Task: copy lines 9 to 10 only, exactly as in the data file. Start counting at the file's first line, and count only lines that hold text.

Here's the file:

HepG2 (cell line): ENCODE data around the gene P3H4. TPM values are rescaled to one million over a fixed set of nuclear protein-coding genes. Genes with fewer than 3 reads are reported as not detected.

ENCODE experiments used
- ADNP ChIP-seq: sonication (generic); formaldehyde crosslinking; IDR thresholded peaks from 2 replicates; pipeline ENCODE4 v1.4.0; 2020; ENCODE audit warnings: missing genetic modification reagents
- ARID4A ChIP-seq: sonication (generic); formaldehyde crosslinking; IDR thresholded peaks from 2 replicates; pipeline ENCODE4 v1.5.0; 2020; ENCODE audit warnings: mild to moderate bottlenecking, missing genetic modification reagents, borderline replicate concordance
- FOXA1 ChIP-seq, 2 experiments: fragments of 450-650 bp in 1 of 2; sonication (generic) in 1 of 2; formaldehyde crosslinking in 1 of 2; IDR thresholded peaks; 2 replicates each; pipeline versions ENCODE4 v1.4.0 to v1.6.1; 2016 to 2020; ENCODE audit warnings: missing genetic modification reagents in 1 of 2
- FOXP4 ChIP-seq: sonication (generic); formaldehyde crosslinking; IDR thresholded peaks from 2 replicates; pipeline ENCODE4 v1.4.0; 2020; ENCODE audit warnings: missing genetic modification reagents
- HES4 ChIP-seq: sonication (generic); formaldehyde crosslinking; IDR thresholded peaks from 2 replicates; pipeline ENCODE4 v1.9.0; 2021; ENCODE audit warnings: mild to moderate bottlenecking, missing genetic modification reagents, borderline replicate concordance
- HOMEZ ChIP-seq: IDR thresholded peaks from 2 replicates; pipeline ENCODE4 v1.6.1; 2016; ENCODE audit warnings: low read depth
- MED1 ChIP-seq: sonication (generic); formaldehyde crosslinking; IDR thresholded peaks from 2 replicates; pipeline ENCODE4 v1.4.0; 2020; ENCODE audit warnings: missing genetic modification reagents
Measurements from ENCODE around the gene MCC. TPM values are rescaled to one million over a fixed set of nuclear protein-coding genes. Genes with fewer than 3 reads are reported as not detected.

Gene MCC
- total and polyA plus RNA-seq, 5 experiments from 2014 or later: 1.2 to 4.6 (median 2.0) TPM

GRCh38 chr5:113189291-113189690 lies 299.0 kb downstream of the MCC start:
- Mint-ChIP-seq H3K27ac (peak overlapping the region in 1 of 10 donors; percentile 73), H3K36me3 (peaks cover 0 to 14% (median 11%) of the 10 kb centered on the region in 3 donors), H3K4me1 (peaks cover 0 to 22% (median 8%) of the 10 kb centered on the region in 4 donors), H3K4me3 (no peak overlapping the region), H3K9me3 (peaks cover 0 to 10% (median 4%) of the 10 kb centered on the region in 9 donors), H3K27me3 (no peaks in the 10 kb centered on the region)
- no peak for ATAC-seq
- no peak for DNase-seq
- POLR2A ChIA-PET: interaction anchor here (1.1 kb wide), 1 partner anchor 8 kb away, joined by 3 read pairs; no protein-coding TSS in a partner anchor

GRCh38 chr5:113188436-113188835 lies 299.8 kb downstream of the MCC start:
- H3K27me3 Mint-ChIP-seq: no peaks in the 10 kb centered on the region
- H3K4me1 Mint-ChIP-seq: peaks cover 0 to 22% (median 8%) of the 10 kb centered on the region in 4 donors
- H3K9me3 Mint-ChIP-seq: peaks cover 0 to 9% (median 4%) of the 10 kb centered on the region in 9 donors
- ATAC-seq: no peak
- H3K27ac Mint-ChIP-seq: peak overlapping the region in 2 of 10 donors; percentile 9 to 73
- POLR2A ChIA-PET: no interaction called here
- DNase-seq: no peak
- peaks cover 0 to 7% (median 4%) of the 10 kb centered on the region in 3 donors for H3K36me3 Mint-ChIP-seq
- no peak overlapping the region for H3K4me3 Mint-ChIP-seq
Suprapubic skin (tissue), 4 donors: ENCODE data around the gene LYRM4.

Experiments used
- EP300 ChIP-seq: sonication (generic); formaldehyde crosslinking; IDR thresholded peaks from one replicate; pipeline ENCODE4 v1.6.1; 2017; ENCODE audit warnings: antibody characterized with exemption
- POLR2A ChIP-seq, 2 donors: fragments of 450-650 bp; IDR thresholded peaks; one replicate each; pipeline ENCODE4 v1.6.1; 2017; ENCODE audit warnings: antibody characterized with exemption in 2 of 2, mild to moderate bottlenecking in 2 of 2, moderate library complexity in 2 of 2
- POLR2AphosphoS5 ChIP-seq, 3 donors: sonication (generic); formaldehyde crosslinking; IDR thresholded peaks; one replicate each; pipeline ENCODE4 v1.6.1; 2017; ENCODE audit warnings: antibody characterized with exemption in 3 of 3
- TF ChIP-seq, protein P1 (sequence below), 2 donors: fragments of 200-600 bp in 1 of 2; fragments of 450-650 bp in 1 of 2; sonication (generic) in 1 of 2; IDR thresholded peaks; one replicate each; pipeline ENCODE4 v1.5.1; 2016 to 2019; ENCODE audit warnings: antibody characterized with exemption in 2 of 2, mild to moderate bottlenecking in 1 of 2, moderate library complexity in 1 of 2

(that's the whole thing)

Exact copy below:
- MED1 ChIP-seq: sonication (generic); formaldehyde crosslinking; IDR thresholded peaks from 2 replicates; pipeline ENCODE4 v1.4.0; 2020; ENCODE audit warnings: missing genetic modification reagents
Measurements from ENCODE around the gene MCC. TPM values are rescaled to one million over a fixed set of nuclear protein-coding genes. Genes with fewer than 3 reads are reported as not detected.